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Many people don't understand why or how other people become addicted to drugs. They may mistakenly think that those who use drugs lack moral principles or willpower and that they could stop their drug use simply by choosing to. In reality, drug addiction is a complex disease, and quitting usually takes more than good intentions or a strong will. Drugs change the brain in ways that make quitting hard, even for those who want to. Fortunately, researchers know more than ever about how drugs affect the brain and have found treatments that can help people recover from drug addiction and lead productive lives.
Most drugs affect the brain's mental awareness by flooding it with the dopamine. This reward system controls the body's ability to feel pleasure and motivates a person to repeat behaviors needed to thrive, such as eating and spending time with loved ones. This overstimulation of the reward circuit causes the intensely pleasurable “high” that can lead people to take a drug again and again. Peer pressure plays a huge role in drug addiction, a person’s environment includes many different influences, from family and friends to economic status and general positions in life. Factors such as peer pressure, physical and sexual abuse, early exposure to drugs, stress, and parental guidance can greatly affect a person’s likelihood of drug use and addiction. Although personal events and cultural factors affect drug use trends, when young people view drug use as harmful, they tend to decrease their drug taking. Education and better awareness are great keys in helping people understand the possible risks of drug use. Teachers, parents, and health care providers have crucial roles in educating young people and preventing drug use and addiction.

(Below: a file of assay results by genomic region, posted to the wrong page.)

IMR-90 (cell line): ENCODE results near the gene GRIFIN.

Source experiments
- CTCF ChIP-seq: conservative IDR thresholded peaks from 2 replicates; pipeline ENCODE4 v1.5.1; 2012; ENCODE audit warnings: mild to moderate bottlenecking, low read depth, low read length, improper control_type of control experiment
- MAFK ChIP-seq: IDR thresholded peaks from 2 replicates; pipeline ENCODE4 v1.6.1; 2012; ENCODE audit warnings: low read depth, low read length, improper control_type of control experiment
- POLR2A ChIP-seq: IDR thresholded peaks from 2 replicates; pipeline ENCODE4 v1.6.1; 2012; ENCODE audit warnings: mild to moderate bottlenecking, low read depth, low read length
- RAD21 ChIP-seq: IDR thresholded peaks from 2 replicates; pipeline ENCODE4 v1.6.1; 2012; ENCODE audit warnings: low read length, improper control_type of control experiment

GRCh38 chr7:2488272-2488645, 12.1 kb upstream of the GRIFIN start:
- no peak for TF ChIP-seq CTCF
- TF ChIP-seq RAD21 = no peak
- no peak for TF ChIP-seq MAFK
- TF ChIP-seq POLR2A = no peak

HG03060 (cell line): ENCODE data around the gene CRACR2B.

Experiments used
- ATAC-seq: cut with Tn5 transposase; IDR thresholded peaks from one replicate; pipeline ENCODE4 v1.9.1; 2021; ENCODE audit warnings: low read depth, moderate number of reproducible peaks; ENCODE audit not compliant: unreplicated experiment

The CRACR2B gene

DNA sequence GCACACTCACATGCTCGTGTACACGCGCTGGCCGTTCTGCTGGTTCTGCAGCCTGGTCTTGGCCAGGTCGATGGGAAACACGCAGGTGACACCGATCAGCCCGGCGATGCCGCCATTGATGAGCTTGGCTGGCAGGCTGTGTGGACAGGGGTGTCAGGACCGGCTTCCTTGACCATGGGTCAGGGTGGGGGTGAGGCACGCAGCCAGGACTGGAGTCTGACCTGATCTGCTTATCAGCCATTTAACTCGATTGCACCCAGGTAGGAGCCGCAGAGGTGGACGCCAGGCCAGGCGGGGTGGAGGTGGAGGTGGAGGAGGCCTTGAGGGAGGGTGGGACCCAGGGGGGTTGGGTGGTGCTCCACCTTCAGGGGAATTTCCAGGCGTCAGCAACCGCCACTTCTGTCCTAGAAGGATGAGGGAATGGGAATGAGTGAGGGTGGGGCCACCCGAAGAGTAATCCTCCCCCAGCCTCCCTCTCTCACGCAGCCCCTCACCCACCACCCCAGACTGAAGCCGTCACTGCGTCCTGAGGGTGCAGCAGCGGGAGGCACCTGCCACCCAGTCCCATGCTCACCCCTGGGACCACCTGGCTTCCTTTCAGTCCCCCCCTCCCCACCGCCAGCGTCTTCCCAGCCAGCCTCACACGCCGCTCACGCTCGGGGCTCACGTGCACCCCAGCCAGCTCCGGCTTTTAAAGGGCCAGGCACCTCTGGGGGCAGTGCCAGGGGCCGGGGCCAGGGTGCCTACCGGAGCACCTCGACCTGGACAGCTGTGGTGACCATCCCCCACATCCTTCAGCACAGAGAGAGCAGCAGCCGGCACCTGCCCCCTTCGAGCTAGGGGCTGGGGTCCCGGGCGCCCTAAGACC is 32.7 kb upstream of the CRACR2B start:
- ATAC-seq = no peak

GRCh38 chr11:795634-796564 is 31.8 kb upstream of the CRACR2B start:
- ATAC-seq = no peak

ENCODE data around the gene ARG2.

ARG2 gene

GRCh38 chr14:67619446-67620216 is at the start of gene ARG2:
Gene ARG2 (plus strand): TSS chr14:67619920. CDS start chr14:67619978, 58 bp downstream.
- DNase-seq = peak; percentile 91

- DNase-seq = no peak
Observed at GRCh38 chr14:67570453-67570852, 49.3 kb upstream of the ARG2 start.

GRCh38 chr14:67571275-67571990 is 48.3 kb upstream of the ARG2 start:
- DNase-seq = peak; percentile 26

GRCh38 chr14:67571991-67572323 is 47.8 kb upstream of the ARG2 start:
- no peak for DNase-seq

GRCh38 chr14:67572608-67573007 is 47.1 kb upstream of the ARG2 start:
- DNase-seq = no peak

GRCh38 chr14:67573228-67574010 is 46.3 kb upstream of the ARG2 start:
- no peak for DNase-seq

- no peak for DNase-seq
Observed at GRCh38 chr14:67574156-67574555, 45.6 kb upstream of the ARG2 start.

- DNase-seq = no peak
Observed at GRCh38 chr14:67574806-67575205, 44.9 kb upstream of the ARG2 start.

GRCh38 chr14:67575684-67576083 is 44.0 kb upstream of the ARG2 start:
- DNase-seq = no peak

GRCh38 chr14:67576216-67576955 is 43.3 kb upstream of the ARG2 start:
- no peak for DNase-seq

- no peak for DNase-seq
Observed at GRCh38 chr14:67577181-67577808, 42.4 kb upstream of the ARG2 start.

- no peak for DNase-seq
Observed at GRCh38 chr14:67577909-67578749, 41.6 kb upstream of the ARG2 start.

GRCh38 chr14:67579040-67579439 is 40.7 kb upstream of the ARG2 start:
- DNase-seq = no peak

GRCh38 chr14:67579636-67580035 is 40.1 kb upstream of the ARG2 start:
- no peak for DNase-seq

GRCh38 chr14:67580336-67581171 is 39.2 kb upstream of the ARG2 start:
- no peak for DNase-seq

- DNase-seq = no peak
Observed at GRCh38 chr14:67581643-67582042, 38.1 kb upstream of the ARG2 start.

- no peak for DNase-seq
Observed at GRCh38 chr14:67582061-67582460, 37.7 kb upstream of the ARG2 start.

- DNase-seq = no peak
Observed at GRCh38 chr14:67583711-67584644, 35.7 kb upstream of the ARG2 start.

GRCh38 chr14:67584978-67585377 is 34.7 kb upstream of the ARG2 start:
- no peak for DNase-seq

Dryden-Edwards, M. R. (n.d.). Drug Abuse Symptoms, Treatment, Causes - What is drug use disorder? - MedicineNet. Retrieved October 17, 2016, from http://www.medicinenet.com/drug_abuse/page2.htm